cotton-picking

Believe it or not the adjective cotton-picking comes from Bugs Bunny and the Looney Tunes cartoons and is used as a general adjective of disapproval, similar to damned. From a 1952 cartoon:

Get your cotton-pickin’ hooks offa me!

Bugs may not have been the first to use it, but he gets credit for first recorded use.

But the noun cottonpicker is older. It dates to around 1919 and refers to a contemptible person. From Joel Chandler Harris’s Dizzed:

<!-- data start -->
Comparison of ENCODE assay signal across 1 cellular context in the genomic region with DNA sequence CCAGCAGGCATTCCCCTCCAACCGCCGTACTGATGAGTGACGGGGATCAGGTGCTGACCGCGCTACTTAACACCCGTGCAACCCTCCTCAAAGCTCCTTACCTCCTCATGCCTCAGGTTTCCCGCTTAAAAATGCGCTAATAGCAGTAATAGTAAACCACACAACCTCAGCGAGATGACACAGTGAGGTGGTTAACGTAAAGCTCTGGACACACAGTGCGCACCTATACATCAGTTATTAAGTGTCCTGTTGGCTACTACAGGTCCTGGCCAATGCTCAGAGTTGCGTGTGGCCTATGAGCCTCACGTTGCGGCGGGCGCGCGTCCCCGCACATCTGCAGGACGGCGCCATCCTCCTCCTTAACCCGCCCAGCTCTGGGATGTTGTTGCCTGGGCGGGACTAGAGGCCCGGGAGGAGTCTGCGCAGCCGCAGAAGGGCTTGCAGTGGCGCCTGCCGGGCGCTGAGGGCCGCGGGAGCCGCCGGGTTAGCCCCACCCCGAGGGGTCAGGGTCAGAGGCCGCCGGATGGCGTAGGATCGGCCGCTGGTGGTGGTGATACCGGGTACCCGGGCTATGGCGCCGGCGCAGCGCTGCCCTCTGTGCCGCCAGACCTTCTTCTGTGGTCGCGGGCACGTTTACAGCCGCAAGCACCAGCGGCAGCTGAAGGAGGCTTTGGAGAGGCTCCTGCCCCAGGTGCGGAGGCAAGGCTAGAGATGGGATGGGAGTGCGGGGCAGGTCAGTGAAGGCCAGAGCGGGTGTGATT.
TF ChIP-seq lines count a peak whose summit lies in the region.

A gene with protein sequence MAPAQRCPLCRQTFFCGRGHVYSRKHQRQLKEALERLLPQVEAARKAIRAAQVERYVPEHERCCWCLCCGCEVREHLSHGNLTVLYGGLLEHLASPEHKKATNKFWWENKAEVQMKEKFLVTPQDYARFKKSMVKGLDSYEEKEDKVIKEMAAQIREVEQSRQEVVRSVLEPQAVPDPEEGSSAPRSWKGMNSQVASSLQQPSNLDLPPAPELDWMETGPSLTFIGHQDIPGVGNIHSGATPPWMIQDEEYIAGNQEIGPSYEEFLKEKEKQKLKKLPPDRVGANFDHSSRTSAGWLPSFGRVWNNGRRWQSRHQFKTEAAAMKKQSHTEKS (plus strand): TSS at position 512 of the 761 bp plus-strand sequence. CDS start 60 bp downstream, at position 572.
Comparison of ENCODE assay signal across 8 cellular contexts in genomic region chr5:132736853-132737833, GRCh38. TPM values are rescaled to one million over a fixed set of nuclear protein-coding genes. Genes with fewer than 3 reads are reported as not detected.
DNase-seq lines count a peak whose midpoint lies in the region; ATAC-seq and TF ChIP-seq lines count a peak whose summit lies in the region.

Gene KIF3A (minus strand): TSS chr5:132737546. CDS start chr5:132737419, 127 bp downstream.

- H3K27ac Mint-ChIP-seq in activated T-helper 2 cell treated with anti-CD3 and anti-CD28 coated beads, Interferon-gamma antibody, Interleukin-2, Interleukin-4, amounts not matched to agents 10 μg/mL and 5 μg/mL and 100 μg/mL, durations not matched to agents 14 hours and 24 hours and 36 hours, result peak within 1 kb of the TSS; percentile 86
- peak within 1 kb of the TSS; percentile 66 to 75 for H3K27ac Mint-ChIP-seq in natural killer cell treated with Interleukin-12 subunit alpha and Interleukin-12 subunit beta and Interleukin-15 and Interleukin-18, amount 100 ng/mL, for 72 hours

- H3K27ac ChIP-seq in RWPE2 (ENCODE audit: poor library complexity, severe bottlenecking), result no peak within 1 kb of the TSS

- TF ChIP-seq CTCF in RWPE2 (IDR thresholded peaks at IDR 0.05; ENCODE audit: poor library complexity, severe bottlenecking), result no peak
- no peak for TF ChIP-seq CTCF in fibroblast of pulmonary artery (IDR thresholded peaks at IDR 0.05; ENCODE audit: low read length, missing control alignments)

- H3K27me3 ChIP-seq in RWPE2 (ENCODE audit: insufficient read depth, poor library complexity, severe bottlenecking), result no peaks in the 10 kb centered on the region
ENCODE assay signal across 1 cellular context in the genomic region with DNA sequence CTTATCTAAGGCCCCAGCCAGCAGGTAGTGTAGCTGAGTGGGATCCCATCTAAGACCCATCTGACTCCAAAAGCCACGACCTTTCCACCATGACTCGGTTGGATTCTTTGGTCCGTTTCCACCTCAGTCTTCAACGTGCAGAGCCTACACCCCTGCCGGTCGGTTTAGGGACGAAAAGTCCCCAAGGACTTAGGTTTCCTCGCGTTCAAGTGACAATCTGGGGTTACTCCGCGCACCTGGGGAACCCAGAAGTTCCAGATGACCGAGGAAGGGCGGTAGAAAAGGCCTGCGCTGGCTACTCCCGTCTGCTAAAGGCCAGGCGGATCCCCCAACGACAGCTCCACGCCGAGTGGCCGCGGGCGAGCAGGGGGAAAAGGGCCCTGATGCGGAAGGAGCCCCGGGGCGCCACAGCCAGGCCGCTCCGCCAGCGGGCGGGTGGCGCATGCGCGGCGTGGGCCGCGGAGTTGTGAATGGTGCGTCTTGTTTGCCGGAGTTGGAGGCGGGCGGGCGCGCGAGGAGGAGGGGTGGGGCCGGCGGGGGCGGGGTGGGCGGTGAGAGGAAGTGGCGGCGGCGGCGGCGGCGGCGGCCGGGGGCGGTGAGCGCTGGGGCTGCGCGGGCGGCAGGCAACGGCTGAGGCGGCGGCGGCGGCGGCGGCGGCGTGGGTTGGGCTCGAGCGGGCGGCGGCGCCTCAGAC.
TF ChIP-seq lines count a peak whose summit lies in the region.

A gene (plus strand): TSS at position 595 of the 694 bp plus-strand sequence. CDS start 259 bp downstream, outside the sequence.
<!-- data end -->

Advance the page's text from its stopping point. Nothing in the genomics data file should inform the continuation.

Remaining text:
What are these boys from the South? Are they cotton-pickers, corn-crackers, stump jumpers, ridge-runners or bog-leapers?

Cottonpicker has also served as a derogatory term for a black person since at least 1930. While cottonpicker has distinct racist overtones, the adjective cotton-picking does not carry them, instead being a reference to the unpleasant nature of the work.1


1Historical Dictionary of American Slang, v. 1, A-G, edited by Jonathan Lighter (New York: Random House, 1994), 491-92.

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